While there are no publicly available analyses of the constitutionality of Bill 1, it appears to sit uncomfortably with our Charter freedoms of expression and of peaceful assembly. Both of these rights permit peaceful protests in public spaces, such as sidewalks or lands associated with public buildings. While the use of Bill 1 to suppress picketing and other worker actions would undoubtedly be challenged, such challenges are slow. In the meantime, the law continues to operate.

If this analysis of Bill 1’s effect on labour relations is correct, Bill 1 represents another step in Alberta’s rolling back of workers' rights. Alberta did away with card-check certification, rendered the public-sector replacement worker ban ineffective, and opened up holes in over-time pay provisions last summer. It then interfered with contractually required arbitrations and allowed itself the power to issue secret and binding bargaining mandates. Now it appears poised to restrict workers’ freedom of expression and peaceful assembly.

-- Bob Barnetson

Tuesday, March 10, 2020

Judge strikes down a portion of Canada's sex work laws

In December, AU opened a new course (LBST 415: Sex work and sex workers). One focus of the course is how governments regulate sex work and sex workers, with an eye to which approach yields the best results for sex workers.

In 2014, Canada amended the Criminal Code to decriminalize the sale of sexual services (in most instances). The purchase of sexual services and any acts designed to facilitate the sale of sexual services remain criminalized. 

This approach is often called the Nordic model and is intended to extinguish demand for sex work (although it has not) while making it safer for sex workers to seek police assistance (which it also has not). The law was supposed to have been reviewed by the government in 2019, but it was not.

An interesting development last month was that an Ontario judge struck down portions of Canada’s law on sex work that criminalized procuring, advertising, or materially benefitted from the sale of someone’s sexual services. The case involved a couple who ran an escort agency.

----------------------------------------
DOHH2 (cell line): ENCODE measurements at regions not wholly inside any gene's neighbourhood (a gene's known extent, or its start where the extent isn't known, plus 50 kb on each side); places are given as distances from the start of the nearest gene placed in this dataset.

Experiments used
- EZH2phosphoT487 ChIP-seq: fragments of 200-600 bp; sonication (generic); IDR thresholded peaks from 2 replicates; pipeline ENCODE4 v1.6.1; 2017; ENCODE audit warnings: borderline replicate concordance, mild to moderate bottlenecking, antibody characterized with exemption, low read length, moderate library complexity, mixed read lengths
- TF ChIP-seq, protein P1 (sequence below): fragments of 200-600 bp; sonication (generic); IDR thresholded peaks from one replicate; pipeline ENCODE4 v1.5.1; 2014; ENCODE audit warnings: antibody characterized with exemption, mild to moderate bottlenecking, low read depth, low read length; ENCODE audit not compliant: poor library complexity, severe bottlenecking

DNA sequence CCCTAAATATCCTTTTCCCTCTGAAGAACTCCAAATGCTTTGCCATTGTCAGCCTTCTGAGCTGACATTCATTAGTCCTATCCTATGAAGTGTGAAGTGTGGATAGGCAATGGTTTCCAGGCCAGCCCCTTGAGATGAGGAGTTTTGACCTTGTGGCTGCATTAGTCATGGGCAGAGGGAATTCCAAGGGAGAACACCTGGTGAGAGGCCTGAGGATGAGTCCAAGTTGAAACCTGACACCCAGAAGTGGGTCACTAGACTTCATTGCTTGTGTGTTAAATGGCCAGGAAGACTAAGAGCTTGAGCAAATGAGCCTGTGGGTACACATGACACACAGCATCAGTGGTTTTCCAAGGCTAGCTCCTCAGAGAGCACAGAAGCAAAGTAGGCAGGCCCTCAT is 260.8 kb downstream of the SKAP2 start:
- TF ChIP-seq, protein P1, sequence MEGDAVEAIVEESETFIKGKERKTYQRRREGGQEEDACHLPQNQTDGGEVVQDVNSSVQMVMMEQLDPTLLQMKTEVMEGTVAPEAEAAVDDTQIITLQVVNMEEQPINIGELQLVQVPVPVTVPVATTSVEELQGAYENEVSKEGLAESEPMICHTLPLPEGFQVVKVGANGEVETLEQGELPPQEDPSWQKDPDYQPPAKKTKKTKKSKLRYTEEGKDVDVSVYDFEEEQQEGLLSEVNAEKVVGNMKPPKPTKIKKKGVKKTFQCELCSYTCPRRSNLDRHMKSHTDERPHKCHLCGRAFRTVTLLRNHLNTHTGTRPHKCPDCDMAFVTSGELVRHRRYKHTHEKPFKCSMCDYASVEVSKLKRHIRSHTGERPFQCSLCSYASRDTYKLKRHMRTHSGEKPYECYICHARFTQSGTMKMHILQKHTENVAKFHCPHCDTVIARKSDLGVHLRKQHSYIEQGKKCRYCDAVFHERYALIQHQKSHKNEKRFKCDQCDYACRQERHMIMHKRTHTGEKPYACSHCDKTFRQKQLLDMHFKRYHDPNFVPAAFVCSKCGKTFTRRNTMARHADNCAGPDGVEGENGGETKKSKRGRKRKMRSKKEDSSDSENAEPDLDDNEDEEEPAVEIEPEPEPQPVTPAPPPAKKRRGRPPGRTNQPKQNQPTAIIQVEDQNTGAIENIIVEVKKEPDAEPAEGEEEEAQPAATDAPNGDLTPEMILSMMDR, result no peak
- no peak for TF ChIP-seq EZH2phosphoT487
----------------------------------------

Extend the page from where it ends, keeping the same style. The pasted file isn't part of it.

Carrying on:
The judge’s rationale was prohibiting advertising violates freedom of expression while the laws against procuring and materially benefitting violate the Charter guarantee of security of person. The crux of the rationale is that the prohibitions make it difficult for sex workers to screen clients, work cooperatively, and to purchase certain services, all of which make sex work safer.

Those opposed to the decision frame this ruling as protecting pimps who traffic in exploited women and girls. While rhetorically powerful, this analysis ignores that there is significant nuance in the “management services” that sex workers may purchase as well as that human trafficking remains illegal.

This line of critique also contributes to the conflation of sex work and human trafficking. While there is overlap (some trafficked women and girls are involved in sex work, and some of this involvement in sex work is against their will), most sex work appears to be consensual activity.

That is not to say there isn’t an element of exploitation involved in sex work. But it is important to identify that sex workers have agency. A part of recognizing this agency is providing sex workers the opportunity to engage in sex work in ways of their choosing. Analysis of New Zealand (where sex work has been legalized) suggests this model yields the best outcomes for sex workers.

-- Bob Barnetson

Tuesday, March 3, 2020

Research: New study on injury under-reporting

The American journal of industrial medicine has recently published an article entitled “Examining the impact of occupational health and safety vulnerability on injury clam reporting in three Canadian provinces.” The survey found that 63.5% of the 326 respondents with physical workplace injuries that required time off or professional medical aid did not report them to the WCB. This finding is broadly consistent with other Canadian studies.

Reporting was higher among non-vulnerable workers who were exposed to hazards. Women, part-timers, those with postgraduate educations, and those working in education, health care and public administration as well as non-unionized workers were less likely to report injuries (although the difference was not statistically significant).

This study adds to the growing literature that suggests WCB claims data is a poor proxy for the true level of occupational injury, even when the injury is serious. Put differently, WCB claims data can provide a misleading picture of the extent of serious injury in the workplace. This has implications for public policy, which is often developed and evaluated based upon claims data.

-- Bob Barnetson